A cervical screening expert who examined a 2009 smear slide of a woman suing over alleged misreading of her cervical tests has told the High Court it took him less than a minute to detect an abnormality.
Dr Michael McKenna said 95pc of the cells on the slide were atypical, but some others identified as abnormal with cells showing darker with a staining intensity.
Dr McKenna was giving evidence on the second day of the resumed action by Limerick woman Ms Morrissey against the HSE and two US laboratories.
He told the court that he identified cells that were darker in the sample and with a staining intensity and irregularity of outline.
Dr McKenna is a consultant cytopathologist in charge of one of the North's four laboratories responsible for screening cervical smear tests.
He said he examined Ms Morrissey's 2009 slide, which had been tested by Quest Diagnostics at its lab in Wyoming, in October last year. The doctor said there were single cells which were normal and looked like cornflakes but he could also clearly see a very dark and large group of cells.
The darker cells would be a "red flag". He said at even four magnification he concluded you would need to go back and have a look and there was a heightened level of awareness.
He said in the case of atypical cells, the screener would pass it on to the pathologist for further examination.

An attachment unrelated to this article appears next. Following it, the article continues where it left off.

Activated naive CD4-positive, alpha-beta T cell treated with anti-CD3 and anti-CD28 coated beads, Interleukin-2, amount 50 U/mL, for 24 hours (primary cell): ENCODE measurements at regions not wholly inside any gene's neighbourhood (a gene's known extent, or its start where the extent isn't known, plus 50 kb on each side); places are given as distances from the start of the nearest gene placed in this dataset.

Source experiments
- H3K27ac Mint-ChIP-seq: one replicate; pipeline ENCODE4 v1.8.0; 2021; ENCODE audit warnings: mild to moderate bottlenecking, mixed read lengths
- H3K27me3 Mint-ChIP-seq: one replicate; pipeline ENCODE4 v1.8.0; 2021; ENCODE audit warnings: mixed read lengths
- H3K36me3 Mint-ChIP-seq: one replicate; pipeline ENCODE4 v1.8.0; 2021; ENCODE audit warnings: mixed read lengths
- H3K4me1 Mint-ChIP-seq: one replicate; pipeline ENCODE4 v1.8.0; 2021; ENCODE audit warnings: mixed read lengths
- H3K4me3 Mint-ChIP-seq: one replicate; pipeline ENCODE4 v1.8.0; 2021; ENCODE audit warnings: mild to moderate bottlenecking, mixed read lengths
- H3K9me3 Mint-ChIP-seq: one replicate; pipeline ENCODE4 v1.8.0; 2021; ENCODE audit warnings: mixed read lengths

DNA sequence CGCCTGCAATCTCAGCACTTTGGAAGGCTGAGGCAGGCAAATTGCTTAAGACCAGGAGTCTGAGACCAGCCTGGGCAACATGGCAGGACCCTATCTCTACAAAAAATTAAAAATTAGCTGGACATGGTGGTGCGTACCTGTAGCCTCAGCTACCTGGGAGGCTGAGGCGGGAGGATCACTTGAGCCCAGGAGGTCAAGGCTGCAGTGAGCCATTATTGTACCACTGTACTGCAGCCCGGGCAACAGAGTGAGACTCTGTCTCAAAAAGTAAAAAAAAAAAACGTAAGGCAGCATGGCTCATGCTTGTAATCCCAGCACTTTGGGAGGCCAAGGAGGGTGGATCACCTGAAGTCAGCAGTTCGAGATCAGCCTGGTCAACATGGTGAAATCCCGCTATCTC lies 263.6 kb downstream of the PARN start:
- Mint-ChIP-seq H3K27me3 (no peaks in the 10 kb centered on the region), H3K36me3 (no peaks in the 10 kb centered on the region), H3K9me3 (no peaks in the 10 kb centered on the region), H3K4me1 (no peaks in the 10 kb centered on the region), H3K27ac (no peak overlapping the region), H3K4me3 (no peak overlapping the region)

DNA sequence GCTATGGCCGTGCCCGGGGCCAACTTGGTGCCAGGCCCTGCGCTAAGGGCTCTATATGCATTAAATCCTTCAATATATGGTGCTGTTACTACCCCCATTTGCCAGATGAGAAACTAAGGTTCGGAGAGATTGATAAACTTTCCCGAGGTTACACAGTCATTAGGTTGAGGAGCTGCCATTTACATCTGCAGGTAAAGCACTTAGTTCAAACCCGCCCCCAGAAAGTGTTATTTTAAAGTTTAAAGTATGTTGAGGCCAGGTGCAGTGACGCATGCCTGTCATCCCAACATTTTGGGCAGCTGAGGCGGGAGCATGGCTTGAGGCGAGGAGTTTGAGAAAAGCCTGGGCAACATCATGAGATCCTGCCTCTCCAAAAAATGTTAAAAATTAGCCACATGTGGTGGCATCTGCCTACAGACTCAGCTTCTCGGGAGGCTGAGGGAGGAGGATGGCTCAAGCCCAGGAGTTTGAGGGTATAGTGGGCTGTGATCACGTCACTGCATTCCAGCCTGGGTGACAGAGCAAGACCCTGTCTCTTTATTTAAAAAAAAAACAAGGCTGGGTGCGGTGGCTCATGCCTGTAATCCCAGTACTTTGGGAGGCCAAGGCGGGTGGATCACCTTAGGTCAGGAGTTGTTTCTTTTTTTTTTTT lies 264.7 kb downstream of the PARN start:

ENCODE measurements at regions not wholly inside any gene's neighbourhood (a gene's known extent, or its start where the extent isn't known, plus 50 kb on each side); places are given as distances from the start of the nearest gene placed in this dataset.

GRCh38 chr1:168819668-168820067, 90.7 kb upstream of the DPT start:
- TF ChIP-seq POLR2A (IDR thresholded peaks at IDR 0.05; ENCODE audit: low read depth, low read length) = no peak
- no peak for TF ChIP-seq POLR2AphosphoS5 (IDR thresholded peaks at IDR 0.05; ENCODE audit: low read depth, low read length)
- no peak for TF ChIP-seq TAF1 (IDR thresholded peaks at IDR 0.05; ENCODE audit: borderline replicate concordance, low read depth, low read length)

Earlier in his evidence, Dr McKenna said primary cervical screening should have a high sensitivity for detecting abnormalities and when the sample is being tested, if there is any doubt, it should be passed on to the pathologist.
Ms Morrissey and her husband Paul Morrissey, of Kylemore, Schoolhouse Road, Monaleen, Co Limerick, have sued the HSE and the US laboratory Quest Diagnostics Ireland Ltd, with offices at Sir John Rogerson's Quay, Dublin, along with Medlab Pathology Ltd, with offices at Sandyford Business Park, Dublin 18.
It is claimed there was an alleged failure to correctly report and diagnose and there was an alleged misinterpretation of her smear samples taken in 2009 and 2012.
A situation, it is claimed, allegedly developed where Ms Morrissey's cancer spread unidentified, unmonitored and untreated until she was diagnosed with cervical cancer in June 2014.
It is further claimed a review of the 2009 and 2012 smears took place in 2014 and 2015 with the results sent to Ms Morrissey's treating gynaecologist in 2016, but she was not told until May 2018 of those review results which showed her smears were reported incorrectly.
The Morrisseys further contend if Ms Morrissey had been told the results of the smear test audits in late 2014 or early 2015, she would have insisted on an MRI and other scans.
The court has already heard the HSE admits it owed a duty of care to Ms Morrissey, but not to her husband. The laboratories denies all claims.
The case continues.